For case 1 of the current study, the body was in an active decomposition stage, while for both case 2 and case 3, the bodies were in the bloated stage of decomposition. The decomposition process may undergo modifications due to the corpse being exposed to low water temperature, which will slow down the decomposition process and affect the colonisation and the development of forensically important flies. Heo et al. (2008) conducted a study on the faunal distribution of pig carcasses placed in ponds. After a while, it was found that the pig carcass sank to the bottom of the pond before returning to float on the surface on the third day. Blowfly Ch. megacephala and Ch. rufifacies, on the other hand, were found to only start laying eggs on corpses on the fourth day. This indicates that the process of insect colonization of corpses found in aquatic environments can be delayed up to 4 days. More experimental studies should be conducted to ascertain the insect preference and behavior related to this specific condition. Heo et al. (2008) also observed that the activity of flies on pig carcasses in aquatic environments was not as active as the activity of flies observed on carcasses placed on land (Heo et al. 2007). Therefore, extra precaution is required when analyzing entomological evidence collected from an aquatic environment to avoid misinterpretation and errors in estimating PMI.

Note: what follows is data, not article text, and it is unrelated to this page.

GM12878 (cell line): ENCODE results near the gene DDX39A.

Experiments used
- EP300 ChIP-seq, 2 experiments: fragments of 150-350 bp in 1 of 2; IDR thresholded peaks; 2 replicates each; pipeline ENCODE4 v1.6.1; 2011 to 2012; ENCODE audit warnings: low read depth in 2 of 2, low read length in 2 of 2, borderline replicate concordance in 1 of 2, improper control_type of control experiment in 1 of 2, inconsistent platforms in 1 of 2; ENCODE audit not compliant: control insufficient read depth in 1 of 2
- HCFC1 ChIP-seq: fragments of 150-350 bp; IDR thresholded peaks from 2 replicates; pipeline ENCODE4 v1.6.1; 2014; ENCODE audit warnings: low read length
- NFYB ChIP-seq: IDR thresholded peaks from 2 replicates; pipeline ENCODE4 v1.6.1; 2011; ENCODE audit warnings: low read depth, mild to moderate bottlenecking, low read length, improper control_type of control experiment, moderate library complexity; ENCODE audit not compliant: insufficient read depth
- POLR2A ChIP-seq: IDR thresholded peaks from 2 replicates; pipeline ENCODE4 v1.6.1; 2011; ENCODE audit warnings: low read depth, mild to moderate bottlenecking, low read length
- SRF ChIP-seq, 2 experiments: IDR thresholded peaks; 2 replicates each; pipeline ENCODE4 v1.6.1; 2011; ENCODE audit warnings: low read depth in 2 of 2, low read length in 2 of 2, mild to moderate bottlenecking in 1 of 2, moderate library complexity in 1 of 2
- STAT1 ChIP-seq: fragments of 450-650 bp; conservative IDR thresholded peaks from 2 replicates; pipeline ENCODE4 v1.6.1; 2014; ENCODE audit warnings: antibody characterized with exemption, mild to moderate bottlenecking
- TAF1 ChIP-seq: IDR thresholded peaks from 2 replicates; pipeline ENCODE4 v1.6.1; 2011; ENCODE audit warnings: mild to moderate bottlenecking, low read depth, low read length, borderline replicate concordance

Haskell et al. (1989) stated that several factors influence the process of colonization of insects in watery areas including the size and position of the corpse, the depth of water, and the speed of water flow. According to Magni et al. (2013), the determination of PMI for submerged corpses should take into account several important parameters such as the process of limb disintegration experienced by corpses, adipocere formation, and collection techniques of entomological specimens in aquatic environments. In addition to the ambient temperature, the water temperature at the time of submergence plays a vital role in the development of fly larvae (Myskowiak and Doums 2002; Ames and Turner 2003). Hence, the knowledge of the biology of forensically important flies at low temperatures is critical to assist forensic entomologists in determining accurate PMI estimation. This requires expertise from various disciplines to ensure the reliability of the evidence and information obtained.